Experts predict that in the next 20 to 30 years, a growing United States will need 30 to 60 percent more water. Growth will be even more explosive in other parts of the world, and the need for clean, usable water may someday be a staggering political issue. AM 580's Tom Rogers spoke with University of Illinois professor Mark Shannon, who's watching that potential crisis unfold.
Illinois Public Media News
Eating organic food is not only considered healthy -- some companies believe selling it can be very profitable. Once limited to farmers' markets and small shops, organic food is now sold by some of America's largest companies. Organic milk, meat, fruits and vegetables are earning some retailers millions of dollars, others a lot less. AM 580's Terrell Starr talked with retailers of all sizes to discuss the competitiveness of this growing industry.
In most Illinois counties, it's possible for a town to impose its own rules on zoning and new construction on land that's miles outside of the city limits. It happened last year in Champaign County. Such practices worry many rural residents and county officials. But efforts to limit such agreements through legislation are underway in Springfield. AM 580's Jim Meadows reports.
With the proposed FutureGen power plant on hiatus, it's unclear which path so-called clean coal research will take next. FutureGen was to turn coal into hydrogen before burning it to generate electricity, and to inject the resulting carbon dioxide deep into the ground - all at one single plant near Mattoon. But as AM 580's Tom Rogers reports, other projects using portions of that technology are already taking root.
An accident in her teens left Arley McNeney with only partial use of her legs, but it led her to success in wheelchair basketball. That experience provides the background for the University of Illinois graduate student's first novel entitled "Post." McNeney played with Canada's national wheelchair basketball team, which won a bronze medal in the 2004 Olympics. Now, her novel is shortlisted for the Commonwealth Writer's Prize in the "best first book" category. AM 580's Michael Koliska spoke with McNeney off the court during the National Women's Wheelchair Basketball Championships in Champaign.
The story of the Tuskegee Airmen began as an experiment and ended by proving the ability of many African-American servicemen. The military's first black pilots withstood animosity to fight America's enemies overseas while continuing to fight racism on the home front. The next in our series looks at the paths taken by two of the first members of the Army Air Corps' 99th Pursuit Squadron. Chanute Air Force Base in Rantoul was the first training ground for these officers. AM 580's Jeff Bossert spoke with the widows of two men, Bill Thompson and Ellsworth Dansby, who helped pave the way for many others.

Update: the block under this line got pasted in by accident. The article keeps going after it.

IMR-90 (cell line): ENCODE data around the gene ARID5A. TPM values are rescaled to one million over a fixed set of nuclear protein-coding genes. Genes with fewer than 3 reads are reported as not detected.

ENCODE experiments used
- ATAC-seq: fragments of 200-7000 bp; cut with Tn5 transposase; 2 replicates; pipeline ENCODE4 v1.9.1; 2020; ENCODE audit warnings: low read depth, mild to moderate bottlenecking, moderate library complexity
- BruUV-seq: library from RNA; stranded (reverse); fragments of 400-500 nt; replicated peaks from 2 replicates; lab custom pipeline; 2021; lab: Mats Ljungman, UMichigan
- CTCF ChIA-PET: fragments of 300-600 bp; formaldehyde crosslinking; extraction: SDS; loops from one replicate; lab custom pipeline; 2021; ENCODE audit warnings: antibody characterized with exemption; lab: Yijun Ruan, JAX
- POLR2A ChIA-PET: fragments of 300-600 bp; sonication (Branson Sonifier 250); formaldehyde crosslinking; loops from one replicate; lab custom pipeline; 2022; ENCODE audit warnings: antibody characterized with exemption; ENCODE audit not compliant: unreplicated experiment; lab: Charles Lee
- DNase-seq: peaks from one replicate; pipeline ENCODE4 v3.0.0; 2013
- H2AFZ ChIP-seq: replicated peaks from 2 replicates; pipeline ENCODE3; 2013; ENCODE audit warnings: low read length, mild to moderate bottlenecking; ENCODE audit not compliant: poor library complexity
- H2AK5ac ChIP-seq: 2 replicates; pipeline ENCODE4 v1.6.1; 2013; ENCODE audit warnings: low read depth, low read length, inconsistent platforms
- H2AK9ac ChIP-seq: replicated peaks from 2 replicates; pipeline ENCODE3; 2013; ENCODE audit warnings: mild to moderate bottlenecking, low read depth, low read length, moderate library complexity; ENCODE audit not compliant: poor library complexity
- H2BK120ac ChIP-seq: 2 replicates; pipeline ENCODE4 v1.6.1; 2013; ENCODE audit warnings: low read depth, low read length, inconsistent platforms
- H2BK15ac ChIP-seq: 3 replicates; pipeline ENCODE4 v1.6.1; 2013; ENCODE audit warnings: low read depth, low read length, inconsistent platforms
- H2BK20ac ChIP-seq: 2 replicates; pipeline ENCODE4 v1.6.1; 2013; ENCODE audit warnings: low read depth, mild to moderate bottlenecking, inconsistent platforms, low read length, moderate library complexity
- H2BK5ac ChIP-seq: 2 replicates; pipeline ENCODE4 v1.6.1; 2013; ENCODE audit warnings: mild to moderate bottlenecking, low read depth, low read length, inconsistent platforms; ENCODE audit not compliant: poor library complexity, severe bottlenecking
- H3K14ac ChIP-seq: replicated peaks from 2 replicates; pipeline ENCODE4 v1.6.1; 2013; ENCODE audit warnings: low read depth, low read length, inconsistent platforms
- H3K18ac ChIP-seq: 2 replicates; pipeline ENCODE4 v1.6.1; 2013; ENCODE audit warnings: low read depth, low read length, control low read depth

A six foot long cake loaded with historical pictures and live music highlighted Urbana's 175th birthday celebration at Lincoln Square Village. History was the theme -- and not just in edible form. Historians tell us that Urbana's founding fathers had a name before they even found a perfect location for the city. The Zoo Theatre Improv Group (R to L: Sean Whitsitt, Aubrey Wachtel and Brian Hagy) has put its spin on the unusual founding of Urbana, and how it might have been when Abraham Lincoln came to Urbana for the very first time.
US Energy Secretary Samuel Bodman has made it official -- he's pulling federal funding from the FutureGen clean-coal plant slated for Mattoon. He favors several smaller projects using the same technology. Meanwhile, members of Illinois' Congressional delegation hope they can convince congress or the President to return to the original plan. AM 580's Jim Meadows reports.
Shane Cultra (left) is seeking his fourth term as state representative for east-central Illinois' 105th District. But for the first time, the Onarga Republican has some competition. Champaign School Board President David Tomlinson hopes to defeat Cultra in the primary. In this House district, the Republican nominee is considered the likely winner in November. AM 580's Jim Meadows reports.
Herb Whitlock (left) served 20 years of a life sentence before being released from prison Tuesday. His co-defendant, Randy Steidl, was set free in 2004. In both cases, the men were released after prosecutors decided they didn't have enough time to get a case together by the deadline imposed by judges. The release of both men makes the 1986 deaths of Dyke and Karen Rhoads in Paris, Illinois an unsolved double-murder. AM 580's Jeff Bossert spoke with Chicago Tribune reporter Hal Dardick, who has followed the story since 2005.